Demonstrations after a type of real evidence that are utilized less often in criminal trials. A demonstration involves an individual acting out or recreating a specific event for the court to see.
In criminal trials, the trial judge has discretion to allow demonstrations in court or not. A judge may permit a demonstration where doing so assists the court in understanding what the witness is trying to convey.
Person A is on trial for sexual assault and assault – choking. Person B, the complainant, testifies that person A choked her with both hands while leaning over her while she was lying on her back on a bed. Person B is cross-examined by defence counsel, who suggests that her version of events is not physically possible. Person B demonstrates with her own hands, the placement of person A’s hands around her neck. This demonstration is visually seen by the judge and/or jury, who then make their own determination regarding whether or not person B’s version is plausible.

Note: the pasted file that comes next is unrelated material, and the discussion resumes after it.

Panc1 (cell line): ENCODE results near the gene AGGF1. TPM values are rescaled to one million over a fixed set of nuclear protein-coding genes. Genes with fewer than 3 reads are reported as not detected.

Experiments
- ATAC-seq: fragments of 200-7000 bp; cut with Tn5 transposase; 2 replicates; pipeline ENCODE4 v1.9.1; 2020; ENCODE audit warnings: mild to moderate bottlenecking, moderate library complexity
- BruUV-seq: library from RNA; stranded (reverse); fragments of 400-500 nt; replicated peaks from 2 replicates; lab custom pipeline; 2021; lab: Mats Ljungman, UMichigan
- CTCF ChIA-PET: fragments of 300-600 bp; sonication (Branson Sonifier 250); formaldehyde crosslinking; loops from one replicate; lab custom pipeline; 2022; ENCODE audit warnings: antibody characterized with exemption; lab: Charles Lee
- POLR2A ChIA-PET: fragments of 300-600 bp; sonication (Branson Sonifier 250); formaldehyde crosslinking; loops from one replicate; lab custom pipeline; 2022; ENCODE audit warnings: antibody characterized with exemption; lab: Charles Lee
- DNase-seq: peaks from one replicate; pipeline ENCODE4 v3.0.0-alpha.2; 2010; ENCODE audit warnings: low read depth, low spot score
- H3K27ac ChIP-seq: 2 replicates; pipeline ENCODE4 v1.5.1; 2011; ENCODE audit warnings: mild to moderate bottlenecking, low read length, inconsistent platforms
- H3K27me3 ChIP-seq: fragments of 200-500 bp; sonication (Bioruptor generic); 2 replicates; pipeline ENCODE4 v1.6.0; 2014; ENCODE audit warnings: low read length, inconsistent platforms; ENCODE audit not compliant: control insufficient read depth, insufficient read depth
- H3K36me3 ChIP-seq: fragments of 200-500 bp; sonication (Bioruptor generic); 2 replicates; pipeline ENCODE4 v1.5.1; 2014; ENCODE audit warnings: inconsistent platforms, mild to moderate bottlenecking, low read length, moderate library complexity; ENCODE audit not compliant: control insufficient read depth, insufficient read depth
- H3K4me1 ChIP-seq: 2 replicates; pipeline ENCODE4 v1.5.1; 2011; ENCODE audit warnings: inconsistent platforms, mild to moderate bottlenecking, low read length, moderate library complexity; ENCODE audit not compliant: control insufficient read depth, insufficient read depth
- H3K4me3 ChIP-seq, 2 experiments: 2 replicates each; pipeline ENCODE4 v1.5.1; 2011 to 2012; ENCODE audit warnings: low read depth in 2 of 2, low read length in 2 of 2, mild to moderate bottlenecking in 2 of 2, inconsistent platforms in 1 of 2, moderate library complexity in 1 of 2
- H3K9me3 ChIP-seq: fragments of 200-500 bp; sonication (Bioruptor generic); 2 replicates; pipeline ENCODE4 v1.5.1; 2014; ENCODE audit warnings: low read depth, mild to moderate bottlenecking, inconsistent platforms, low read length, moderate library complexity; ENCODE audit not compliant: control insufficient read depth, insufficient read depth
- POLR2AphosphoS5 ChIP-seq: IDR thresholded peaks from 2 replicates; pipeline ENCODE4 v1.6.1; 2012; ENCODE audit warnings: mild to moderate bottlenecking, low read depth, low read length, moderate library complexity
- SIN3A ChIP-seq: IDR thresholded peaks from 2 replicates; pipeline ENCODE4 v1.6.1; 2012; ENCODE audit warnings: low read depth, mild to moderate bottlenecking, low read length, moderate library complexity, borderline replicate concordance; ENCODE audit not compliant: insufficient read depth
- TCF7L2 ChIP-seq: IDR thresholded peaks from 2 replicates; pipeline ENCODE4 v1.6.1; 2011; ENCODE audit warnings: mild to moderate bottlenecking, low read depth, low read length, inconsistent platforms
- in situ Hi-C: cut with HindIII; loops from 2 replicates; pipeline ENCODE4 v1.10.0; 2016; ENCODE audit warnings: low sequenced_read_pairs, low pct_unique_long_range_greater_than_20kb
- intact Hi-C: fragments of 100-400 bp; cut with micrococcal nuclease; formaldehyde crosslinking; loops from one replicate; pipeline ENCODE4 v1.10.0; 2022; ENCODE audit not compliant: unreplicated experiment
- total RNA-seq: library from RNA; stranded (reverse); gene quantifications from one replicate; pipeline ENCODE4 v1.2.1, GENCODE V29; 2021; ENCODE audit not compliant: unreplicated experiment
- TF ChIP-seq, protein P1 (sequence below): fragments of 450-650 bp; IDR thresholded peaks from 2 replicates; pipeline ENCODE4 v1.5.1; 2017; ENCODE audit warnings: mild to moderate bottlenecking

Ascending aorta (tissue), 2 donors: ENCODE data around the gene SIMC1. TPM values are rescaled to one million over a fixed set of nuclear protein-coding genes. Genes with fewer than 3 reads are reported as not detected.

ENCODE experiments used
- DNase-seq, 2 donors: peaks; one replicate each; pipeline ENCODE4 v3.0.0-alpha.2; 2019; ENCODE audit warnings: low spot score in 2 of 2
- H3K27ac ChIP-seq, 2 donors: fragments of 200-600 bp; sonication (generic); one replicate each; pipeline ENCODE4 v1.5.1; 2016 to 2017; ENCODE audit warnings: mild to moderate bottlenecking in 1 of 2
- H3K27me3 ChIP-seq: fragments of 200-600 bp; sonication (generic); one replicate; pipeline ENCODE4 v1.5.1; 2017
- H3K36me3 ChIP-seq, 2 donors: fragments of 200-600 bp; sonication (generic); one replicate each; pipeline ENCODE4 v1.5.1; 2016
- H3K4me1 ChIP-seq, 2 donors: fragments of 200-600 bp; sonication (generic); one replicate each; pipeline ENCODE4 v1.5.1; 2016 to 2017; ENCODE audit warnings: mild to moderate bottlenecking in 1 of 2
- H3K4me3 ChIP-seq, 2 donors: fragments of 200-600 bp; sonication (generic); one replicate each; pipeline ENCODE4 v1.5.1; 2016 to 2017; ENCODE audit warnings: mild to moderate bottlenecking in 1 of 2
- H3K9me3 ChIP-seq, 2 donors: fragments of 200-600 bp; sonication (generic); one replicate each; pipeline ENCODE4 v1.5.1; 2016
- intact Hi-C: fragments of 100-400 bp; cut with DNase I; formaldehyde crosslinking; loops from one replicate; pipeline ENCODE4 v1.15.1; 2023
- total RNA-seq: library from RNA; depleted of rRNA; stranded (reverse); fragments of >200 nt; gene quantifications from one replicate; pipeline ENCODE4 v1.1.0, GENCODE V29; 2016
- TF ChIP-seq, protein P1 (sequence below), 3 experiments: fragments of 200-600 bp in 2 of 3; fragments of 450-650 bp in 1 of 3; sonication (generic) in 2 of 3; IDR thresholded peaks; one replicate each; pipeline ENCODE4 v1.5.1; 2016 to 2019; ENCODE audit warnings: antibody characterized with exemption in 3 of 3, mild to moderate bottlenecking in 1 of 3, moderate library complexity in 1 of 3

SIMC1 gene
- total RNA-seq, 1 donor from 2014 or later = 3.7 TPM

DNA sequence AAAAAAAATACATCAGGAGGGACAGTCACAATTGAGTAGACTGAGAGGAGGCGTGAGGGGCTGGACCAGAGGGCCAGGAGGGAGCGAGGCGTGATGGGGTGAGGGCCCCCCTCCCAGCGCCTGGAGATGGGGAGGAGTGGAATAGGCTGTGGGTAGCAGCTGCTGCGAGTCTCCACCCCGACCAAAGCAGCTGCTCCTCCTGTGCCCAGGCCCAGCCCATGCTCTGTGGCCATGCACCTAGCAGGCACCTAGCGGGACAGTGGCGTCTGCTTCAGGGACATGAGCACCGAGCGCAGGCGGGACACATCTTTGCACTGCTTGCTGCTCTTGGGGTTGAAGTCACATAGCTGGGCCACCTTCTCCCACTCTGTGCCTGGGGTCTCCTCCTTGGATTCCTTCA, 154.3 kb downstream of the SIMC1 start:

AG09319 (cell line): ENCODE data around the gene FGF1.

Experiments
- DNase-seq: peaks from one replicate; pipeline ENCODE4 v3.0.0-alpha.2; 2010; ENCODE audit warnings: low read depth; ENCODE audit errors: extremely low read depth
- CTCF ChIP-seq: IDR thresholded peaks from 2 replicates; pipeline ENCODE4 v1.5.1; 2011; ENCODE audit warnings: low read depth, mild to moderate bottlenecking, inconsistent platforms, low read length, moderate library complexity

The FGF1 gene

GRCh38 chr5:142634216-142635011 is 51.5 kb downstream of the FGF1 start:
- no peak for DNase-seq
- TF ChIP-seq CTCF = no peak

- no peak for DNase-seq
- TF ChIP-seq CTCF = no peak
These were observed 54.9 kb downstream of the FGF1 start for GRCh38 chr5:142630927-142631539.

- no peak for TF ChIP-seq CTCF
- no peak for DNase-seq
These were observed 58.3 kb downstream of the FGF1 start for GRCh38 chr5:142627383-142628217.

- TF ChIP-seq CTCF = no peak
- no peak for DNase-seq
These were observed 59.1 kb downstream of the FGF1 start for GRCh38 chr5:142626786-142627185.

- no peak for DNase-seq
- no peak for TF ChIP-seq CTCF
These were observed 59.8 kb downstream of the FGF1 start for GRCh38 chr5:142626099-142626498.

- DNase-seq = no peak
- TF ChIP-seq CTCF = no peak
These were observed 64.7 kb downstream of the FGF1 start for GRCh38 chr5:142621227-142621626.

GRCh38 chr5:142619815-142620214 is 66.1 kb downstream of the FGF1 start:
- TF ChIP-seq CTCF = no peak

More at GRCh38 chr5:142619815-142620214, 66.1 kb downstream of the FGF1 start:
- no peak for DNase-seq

Common Examples of Demonstrations as Evidence
Common examples of demonstrations used in criminal trials include:
- A witness acting out and describing how they were assaulted on the stand
- An expert witness’s description of how an injury likely occurred